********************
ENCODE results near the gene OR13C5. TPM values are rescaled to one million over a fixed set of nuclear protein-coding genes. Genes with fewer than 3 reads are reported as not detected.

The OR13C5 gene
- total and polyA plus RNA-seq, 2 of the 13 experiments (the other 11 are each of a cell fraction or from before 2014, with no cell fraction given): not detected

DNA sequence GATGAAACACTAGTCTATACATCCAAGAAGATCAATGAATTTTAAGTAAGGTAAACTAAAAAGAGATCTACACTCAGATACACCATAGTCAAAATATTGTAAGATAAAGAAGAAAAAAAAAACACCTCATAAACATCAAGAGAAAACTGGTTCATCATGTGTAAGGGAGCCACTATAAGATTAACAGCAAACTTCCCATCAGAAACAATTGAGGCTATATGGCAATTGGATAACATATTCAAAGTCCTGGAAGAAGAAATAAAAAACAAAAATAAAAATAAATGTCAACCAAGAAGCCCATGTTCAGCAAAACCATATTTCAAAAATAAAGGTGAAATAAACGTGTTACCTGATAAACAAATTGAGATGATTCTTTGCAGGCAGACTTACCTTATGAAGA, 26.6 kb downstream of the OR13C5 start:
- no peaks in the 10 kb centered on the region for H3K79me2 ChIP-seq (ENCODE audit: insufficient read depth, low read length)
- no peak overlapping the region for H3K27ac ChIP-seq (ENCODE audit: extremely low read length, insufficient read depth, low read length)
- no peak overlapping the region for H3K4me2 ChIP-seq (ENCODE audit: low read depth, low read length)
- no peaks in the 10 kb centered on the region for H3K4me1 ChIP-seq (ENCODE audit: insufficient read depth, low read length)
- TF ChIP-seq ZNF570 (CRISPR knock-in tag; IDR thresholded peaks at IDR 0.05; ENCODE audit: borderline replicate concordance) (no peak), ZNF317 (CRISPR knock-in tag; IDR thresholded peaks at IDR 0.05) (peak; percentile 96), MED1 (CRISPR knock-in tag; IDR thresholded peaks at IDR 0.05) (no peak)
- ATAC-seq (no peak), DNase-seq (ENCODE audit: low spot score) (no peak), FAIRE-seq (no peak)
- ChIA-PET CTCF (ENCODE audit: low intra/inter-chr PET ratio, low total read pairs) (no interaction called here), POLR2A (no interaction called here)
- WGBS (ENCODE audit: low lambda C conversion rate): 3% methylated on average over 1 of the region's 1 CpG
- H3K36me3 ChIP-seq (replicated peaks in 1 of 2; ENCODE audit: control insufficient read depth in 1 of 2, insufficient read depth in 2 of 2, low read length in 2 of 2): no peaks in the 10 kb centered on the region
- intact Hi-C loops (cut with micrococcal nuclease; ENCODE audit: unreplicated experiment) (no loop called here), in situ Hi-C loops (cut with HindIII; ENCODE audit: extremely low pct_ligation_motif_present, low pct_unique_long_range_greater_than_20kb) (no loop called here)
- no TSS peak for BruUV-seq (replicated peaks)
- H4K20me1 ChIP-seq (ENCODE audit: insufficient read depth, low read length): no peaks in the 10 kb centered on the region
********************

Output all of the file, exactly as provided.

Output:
ENCODE results near the gene OR13C5. TPM values are rescaled to one million over a fixed set of nuclear protein-coding genes. Genes with fewer than 3 reads are reported as not detected.

The OR13C5 gene
- total and polyA plus RNA-seq, 2 of the 13 experiments (the other 11 are each of a cell fraction or from before 2014, with no cell fraction given): not detected

DNA sequence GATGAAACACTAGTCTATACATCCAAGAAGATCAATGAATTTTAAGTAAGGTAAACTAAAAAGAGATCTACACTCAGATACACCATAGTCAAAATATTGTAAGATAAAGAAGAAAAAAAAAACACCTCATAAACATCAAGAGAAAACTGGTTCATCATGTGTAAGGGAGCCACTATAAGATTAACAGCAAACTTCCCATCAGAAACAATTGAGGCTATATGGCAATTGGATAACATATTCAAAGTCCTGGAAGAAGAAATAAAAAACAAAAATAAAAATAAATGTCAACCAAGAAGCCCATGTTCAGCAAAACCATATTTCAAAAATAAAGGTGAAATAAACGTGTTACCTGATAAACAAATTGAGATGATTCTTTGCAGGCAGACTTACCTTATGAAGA, 26.6 kb downstream of the OR13C5 start:
- no peaks in the 10 kb centered on the region for H3K79me2 ChIP-seq (ENCODE audit: insufficient read depth, low read length)
- no peak overlapping the region for H3K27ac ChIP-seq (ENCODE audit: extremely low read length, insufficient read depth, low read length)
- no peak overlapping the region for H3K4me2 ChIP-seq (ENCODE audit: low read depth, low read length)
- no peaks in the 10 kb centered on the region for H3K4me1 ChIP-seq (ENCODE audit: insufficient read depth, low read length)
- TF ChIP-seq ZNF570 (CRISPR knock-in tag; IDR thresholded peaks at IDR 0.05; ENCODE audit: borderline replicate concordance) (no peak), ZNF317 (CRISPR knock-in tag; IDR thresholded peaks at IDR 0.05) (peak; percentile 96), MED1 (CRISPR knock-in tag; IDR thresholded peaks at IDR 0.05) (no peak)
- ATAC-seq (no peak), DNase-seq (ENCODE audit: low spot score) (no peak), FAIRE-seq (no peak)
- ChIA-PET CTCF (ENCODE audit: low intra/inter-chr PET ratio, low total read pairs) (no interaction called here), POLR2A (no interaction called here)
- WGBS (ENCODE audit: low lambda C conversion rate): 3% methylated on average over 1 of the region's 1 CpG
- H3K36me3 ChIP-seq (replicated peaks in 1 of 2; ENCODE audit: control insufficient read depth in 1 of 2, insufficient read depth in 2 of 2, low read length in 2 of 2): no peaks in the 10 kb centered on the region
- intact Hi-C loops (cut with micrococcal nuclease; ENCODE audit: unreplicated experiment) (no loop called here), in situ Hi-C loops (cut with HindIII; ENCODE audit: extremely low pct_ligation_motif_present, low pct_unique_long_range_greater_than_20kb) (no loop called here)
- no TSS peak for BruUV-seq (replicated peaks)
- H4K20me1 ChIP-seq (ENCODE audit: insufficient read depth, low read length): no peaks in the 10 kb centered on the region